The leaders of the world’s wealthiest democracies are expected to pledge one billion doses of Covid vaccines to poor and middle-income countries on Friday as part of a campaign to “vaccinate the world” by the end of 2022.
The stakes could hardly be higher.
“This is about our responsibility, our humanitarian obligation, to save as many lives as we can,” President Biden said in a speech in England on Thursday evening, before the meeting of the Group of 7 wealthy democracies. “When we see people hurting and suffering anywhere around the world, we seek to help any way we can.”
It is not just a race to save lives, restart economies and lift restrictions that continue to take an immeasurable toll on people around the globe.
Since Mr. Biden landed in Europe for the start of his first presidential trip abroad on Wednesday, he has made it clear that this is a moment when democracies must prove that they can rise to meet the world’s gravest challenges. And they must do so in a way the world can see, as autocrats and strongmen — particularly in Russia and China — promote their systems of governance as superior.
Yet the notion of “vaccine diplomacy” can easily be intertwined with “vaccine nationalism,” which the World Health Organization has warned could ultimately limit the global availability of vaccines.
When Mr. Biden announced on Thursday that the U.S. would donate of 500 million Pfizer-BioNTech doses, the president said they would be provided with “no strings attached.”
“We’re doing this to save lives, to end this pandemic,” he said. “That’s it. Period.”
But even as wealthy democracies move to step up their efforts, the scale of the challenge is enormous.
Covax, the global vaccine-sharing program, still remains underfunded and billions of doses short.
The International Monetary Fund estimates that it will cost about $50 billion to help the developing world bring the pandemic to an end. In addition to the countless lives saved, the I.M.F. says that such an investment could bring a dramatic return: $9 trillion in increased global economic growth.
While the pandemic is at the center of Friday’s G7 agenda, with the leaders of the nations meeting face to face for the first time since the coronavirus essentially put a stop to handshake diplomacy, a host of other issues are also on the table.
Finance leaders from the G7 agreed last week to back a new global minimum tax rate of at least 15 percent that companies would have to pay regardless of where they locate their headquarters.
Beyond the specific issues, the summit will be a test of how institutions created in another era to help guide the world through crises can stand up to the challenges of today.
On Thursday, Mr. Biden and Prime Minister Boris Johnson of Britain turned to a World War II-era document to provide inspiration for a new generation of challenges, renewing the Atlantic Charter eight decades after it was signed to take into account the threats of today: from cyberattacks to nuclear, climate to public health.
The gathering of the G7 is also, in many ways, a relic of another era. It was created in the 1970s to provide economic solutions after a shock in oil supply triggered a financial crisis.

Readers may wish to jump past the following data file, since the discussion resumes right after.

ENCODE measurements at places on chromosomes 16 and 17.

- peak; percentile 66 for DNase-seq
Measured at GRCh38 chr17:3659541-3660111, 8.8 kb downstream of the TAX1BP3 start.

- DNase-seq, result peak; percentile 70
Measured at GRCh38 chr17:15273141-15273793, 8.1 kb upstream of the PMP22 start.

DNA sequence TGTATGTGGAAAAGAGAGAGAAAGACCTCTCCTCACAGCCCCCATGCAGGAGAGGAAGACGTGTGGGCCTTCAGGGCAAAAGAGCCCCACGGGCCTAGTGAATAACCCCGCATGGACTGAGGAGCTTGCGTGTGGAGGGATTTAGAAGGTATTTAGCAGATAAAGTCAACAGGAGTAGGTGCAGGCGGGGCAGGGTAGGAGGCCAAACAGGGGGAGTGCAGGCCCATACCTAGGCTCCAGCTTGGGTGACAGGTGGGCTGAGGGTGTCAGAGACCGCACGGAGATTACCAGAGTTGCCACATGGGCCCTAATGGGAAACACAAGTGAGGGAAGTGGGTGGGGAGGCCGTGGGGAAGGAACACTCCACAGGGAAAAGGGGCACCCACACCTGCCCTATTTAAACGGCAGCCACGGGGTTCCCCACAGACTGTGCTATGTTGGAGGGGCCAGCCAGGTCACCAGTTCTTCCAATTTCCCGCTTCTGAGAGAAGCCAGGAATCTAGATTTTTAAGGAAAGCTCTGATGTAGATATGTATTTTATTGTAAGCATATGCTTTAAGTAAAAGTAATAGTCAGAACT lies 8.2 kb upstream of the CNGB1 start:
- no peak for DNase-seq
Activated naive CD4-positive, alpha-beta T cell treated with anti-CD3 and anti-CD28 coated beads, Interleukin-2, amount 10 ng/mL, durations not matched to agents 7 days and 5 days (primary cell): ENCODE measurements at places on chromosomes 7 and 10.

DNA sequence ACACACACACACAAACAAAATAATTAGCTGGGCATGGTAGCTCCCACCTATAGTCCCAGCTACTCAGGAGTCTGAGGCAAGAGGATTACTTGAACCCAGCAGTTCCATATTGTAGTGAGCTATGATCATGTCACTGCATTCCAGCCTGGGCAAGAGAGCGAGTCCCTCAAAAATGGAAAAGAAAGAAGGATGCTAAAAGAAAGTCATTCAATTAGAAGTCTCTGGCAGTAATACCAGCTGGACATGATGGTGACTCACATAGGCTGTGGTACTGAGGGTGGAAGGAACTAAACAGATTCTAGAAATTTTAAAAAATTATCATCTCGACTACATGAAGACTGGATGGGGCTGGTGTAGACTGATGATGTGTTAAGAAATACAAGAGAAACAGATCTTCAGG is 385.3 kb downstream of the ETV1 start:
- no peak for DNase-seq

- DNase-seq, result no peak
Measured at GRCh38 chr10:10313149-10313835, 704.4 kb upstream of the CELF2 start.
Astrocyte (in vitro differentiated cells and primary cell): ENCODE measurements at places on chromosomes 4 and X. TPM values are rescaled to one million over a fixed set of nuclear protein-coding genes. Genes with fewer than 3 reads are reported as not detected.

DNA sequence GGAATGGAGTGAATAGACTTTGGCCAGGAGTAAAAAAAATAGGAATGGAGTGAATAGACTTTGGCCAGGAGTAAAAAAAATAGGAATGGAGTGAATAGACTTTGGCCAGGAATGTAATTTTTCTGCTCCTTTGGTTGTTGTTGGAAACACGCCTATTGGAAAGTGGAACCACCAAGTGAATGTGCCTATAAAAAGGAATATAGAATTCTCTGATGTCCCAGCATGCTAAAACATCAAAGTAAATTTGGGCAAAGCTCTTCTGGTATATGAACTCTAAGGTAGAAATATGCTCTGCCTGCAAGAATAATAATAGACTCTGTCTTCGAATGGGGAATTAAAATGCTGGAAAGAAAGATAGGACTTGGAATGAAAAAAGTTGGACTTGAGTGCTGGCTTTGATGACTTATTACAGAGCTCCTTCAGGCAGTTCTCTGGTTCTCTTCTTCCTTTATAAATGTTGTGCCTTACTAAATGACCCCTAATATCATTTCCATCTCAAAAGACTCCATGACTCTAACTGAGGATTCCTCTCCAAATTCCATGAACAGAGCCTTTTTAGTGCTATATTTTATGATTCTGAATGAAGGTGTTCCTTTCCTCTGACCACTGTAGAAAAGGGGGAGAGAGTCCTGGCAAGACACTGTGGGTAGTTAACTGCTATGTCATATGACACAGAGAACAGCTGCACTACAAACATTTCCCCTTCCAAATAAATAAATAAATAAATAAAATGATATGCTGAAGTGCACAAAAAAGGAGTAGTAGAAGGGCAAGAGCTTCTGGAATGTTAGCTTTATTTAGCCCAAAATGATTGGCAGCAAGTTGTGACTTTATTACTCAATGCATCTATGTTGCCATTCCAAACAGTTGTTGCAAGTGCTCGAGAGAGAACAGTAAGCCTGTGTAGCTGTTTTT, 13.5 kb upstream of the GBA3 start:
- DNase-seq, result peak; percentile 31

Ursula von der Leyen, the European Commission president, said in a preview of the conference on Thursday that the “return of the United States to the global arena” would help strengthen the “rules-based system” and that the leaders of the G7 were “united and determined to protect and to promote our values.”
As the leaders of wealthy Western democracies step up their efforts to provide Covid-19 vaccines to the world, they are also racing to catch up with China’s moves to establish itself as a leader in the fight against the coronavirus.
Last summer, China’s top leader, Xi Jinping, heralded the promise of a Chinese-made Covid-19 vaccine as a global public good. So far, he appears to be making good on that pledge.
China now leads the world in exporting Covid-19 vaccines, cementing its bid to be a major player in global public health. The country’s vaccines have been rolled out to 95 countries, which have received more than 260 million doses, according to Bridge Consulting, a Beijing-based consultancy.
The World Health Organization recently approved the vaccines made by Chinese companies Sinopharm and Sinovac for emergency use, giving Beijing’s reputation a further boost.
So far, China has taken a mainly country-by-country approach in doling out its vaccines. The country has given only 10 million doses to Covax, though it has independently donated 22 million doses and independently sold 742 million doses, according to Bridge Consulting. Many of the donations were made to developing nations in Africa and Asia.
“China is picking countries that could potentially be coming back to China for more things in the future,” said Sara Davies, a professor of international relations specializing in global health diplomacy at Griffith University in Australia. “This is the start of a long-term relationship.”
But there are questions about the Chinese vaccines’ effectiveness, in particular those made by Sinopharm, a state-owned company. Countries that have vaccinated their populations widely with the Sinopharm vaccine such as the Seychelles and Mongolia have had new surges of the coronavirus.